Your health or your wealth?

It would be prudent to tread carefully, so that we can be assured of a good balance between economic stability, financial security and, well, mortality


MALAYSIANS are just too predictable. Last Friday, only hours after Prime Minister Tan Sri Muhyiddin Yassin announced the reopening of certain economic sectors from May 4, many were already celebrating their “freedom” and showed their utmost appreciation by coming out in droves to certain spots, particularly restaurants and food stalls.

Social distancing? That could be in a rather, err, “distant” past. One video that has gone viral since Sunday showed a huge crowd at a food court shopping for “berbuka” delicacies.

Needless to say, Malaysians are apparently unabashed when it comes to food hunting — with or without Covid-19.

In another video, it is like any ordinary day — before the Movement Control Order (MCO), that is — inside a very popular restaurant in Bangsar. It is amazingly packed with not much breathing space.

Now place an asymptomatic Covid-19 carrier among the crowd, and the group could easily make the list of all the different clusters that are part of Health DG Dr Noor Hisham Abdullah’s daily briefings.

By Monday, more pictures of long queues (with no breathing space in between) at various shopping areas also began circulating.

The amazingly high number of vehicles on the roads also seems to illustrate how eager Malaysians are in getting back to their old life.

Sadly, the standard operating procedure, which has been outlined to reduce the chances of getting infected with the disease that has killed hundreds and thousands of people worldwide, seems to be out of the picture as well.

Of course, one could not help but compare our situation to other countries that seem to be doing things differently.

Sweden, for instance, has been at the centre of much debate over the past few weeks for its approach towards the pandemic. Unlike other countries, Sweden has not imposed any strict lockdown measure on its population.

While large gatherings are banned and high schools and universities closed, restaurants, bars, primary schools and most businesses are still open.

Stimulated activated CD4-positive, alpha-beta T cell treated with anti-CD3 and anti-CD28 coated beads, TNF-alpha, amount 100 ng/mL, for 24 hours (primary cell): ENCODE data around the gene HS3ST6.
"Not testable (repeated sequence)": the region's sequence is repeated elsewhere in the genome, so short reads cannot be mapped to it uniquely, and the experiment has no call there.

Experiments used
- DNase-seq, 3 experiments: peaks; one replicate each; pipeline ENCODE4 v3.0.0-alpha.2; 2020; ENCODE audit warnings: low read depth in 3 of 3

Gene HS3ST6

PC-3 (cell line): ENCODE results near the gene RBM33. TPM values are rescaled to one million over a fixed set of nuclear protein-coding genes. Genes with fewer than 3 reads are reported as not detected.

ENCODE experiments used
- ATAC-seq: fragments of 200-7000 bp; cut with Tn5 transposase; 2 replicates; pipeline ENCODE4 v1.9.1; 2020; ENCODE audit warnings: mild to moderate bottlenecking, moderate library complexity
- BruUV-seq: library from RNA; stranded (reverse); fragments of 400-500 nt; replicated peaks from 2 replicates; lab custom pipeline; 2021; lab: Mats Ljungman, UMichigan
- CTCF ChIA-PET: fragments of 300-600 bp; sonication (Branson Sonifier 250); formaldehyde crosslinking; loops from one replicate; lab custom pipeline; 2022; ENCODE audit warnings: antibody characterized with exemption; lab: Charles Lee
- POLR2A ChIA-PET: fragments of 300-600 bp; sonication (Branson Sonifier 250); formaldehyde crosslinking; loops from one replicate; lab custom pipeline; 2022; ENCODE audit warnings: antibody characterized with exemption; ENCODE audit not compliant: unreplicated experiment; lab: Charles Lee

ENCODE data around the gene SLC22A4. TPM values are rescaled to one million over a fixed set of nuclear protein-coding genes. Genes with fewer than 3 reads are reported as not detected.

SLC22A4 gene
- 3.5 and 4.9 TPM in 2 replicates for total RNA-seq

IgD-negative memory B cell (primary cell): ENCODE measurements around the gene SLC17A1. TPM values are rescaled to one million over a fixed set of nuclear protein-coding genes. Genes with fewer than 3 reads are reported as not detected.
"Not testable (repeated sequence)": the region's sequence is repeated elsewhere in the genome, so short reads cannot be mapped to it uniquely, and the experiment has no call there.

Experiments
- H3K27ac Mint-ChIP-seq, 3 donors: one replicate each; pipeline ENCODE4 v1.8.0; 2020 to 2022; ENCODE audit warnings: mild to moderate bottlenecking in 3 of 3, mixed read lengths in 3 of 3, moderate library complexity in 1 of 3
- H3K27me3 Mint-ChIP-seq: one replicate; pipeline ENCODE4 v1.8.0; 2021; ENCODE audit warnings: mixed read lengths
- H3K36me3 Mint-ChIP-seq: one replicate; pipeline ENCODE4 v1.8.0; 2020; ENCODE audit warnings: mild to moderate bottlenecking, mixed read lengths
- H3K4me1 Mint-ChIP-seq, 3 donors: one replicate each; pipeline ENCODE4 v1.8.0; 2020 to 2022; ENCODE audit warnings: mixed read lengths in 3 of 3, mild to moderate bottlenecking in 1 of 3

You can still go to your favourite restaurants and drink at your regular bar.

Is Sweden doing the right thing? One can’t really say, but the country’s chief epidemiologist Anders Tegnell, the person behind the idea, told Fareed Zakaria on CNN that the concept is more about empowering his countrymen to take a bigger responsibility in controlling the pandemic.

Tegnell said in the long run, the world has no choice but to live with Covid-19 until a vaccine or a cure is found, and the adjustment is an ongoing process.

Unfortunately, more people have so far died in Sweden compared to its Nordic neighbours. Sweden has, to date, recorded over 20,000 confirmed Covid-19 cases and more than 2,500 deaths.

Apparently, Norway, which has half the population of Sweden, only reported 7,847 confirmed cases — or approximately one-third of that of Sweden — and a much-lower figure of 213 deaths.

Another neighbour, Finland, has recorded 5,327 confirmed cases and 230 deaths. Finland’s population is almost the same as Sweden.

On the other hand, as a result of Sweden’s more “open” attitude, the country is not as “damaged” economically, according to reports, compared to other European countries that are under strict lockdown.

Still, learning from the Sweden experience, can Malaysians live with themselves, if the number of deaths increases again following the government’s decision to ease the MCO and allow more businesses to reopen and operate fully.

It is a tricky situation, but one also has to admit that life needs to go on. Still, it would be prudent to tread carefully as on we continue with our lives, so that we can be assured of a good balance between economic stability, financial security and, well, mortality.

No, rushing to the next sale at your favourite textile store to join the rest of the crowd does not sound like a great idea at the moment. Just saying…

Zainal Alam Kadir is the executive editor at The Malaysian Reserve.